On balance: New accounting standards require leases be recorded on balance sheets, which has implications for real estate owners
With perhaps less fanfare than it deserves, the Financial Accounting Standards Board (FASB, which regulates accounting within the United States) earlier this year issued a new accounting standard for the treatment of leases under Generally Accepted Accounting Principles, or GAAP. The International Accounting Standards Board (IASB, which regulates accounting outside the United States) did the same for International Financial Reporting Standards, or IFRS. The upshot is, when the change takes effect, every single lease will need to be recorded on balance sheets. A lease for Manhattan headquarters space? On the balance sheet. A leased fleet of delivery vehicles? On the balance sheet. The third-floor leased copier? On the balance sheet. The only exceptions are short-term leases — ie, leases of 12 months or less — and, for companies that follow IFRS, low-value leases, generally described as those involving an asset of US$5,000 or less.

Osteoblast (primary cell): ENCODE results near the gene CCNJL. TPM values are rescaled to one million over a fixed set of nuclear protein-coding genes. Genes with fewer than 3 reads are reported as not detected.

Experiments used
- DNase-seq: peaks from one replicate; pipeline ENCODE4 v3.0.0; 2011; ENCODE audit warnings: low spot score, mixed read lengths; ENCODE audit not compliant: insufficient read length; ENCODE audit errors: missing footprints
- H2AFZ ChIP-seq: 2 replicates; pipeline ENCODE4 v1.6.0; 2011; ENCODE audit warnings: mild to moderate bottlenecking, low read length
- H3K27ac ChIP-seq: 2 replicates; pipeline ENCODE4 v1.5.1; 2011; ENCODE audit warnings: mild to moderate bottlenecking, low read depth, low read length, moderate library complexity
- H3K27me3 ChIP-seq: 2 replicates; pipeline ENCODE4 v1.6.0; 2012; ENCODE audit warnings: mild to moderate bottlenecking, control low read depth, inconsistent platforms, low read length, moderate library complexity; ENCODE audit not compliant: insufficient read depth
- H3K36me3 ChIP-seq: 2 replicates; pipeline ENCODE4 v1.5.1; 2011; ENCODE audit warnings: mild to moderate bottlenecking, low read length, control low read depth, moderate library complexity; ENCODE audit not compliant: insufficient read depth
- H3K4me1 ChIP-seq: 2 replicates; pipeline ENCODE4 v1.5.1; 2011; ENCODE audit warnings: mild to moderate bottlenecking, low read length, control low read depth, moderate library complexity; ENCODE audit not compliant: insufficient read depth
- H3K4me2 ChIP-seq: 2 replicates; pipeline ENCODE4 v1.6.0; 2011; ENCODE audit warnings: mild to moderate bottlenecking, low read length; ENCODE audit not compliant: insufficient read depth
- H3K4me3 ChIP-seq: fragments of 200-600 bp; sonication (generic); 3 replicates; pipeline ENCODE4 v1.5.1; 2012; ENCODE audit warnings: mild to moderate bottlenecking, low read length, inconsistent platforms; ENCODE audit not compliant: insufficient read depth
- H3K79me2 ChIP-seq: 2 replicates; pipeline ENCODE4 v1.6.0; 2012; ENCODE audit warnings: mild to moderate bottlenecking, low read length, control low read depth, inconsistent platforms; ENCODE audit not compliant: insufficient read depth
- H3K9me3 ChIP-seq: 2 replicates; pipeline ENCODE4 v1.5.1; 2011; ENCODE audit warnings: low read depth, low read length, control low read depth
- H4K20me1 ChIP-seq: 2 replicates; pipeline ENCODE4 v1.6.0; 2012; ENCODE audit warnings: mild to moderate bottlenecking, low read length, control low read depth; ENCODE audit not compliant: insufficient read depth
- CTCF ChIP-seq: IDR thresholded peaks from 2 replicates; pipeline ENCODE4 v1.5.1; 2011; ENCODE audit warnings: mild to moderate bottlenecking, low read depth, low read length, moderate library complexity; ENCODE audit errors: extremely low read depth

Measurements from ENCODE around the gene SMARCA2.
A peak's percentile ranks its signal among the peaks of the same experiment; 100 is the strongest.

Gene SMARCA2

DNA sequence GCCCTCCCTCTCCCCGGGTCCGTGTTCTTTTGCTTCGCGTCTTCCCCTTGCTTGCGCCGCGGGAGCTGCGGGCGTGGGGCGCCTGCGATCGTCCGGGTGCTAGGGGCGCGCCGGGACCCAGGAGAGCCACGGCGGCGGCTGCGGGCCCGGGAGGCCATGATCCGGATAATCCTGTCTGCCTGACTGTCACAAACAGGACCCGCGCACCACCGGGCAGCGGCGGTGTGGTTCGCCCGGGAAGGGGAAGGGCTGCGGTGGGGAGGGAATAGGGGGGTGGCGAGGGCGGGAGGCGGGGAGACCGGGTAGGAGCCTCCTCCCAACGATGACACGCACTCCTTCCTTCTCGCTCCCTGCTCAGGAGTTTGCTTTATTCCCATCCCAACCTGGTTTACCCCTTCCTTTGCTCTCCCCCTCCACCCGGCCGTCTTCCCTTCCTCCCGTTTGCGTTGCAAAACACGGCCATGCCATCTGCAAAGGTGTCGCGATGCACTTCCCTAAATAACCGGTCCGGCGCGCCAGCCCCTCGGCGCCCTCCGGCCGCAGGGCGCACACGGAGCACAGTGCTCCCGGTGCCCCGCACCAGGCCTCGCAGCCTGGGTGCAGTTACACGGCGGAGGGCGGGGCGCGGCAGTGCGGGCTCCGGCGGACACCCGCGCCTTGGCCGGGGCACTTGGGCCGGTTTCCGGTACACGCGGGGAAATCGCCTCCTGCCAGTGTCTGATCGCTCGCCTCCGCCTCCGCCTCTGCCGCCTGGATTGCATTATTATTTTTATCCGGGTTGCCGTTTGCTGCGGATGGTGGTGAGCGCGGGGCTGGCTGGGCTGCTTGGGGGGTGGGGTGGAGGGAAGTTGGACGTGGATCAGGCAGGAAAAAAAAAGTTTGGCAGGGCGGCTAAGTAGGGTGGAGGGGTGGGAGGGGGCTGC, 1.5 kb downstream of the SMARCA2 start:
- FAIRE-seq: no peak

Jeff Beatty, a senior managing director wi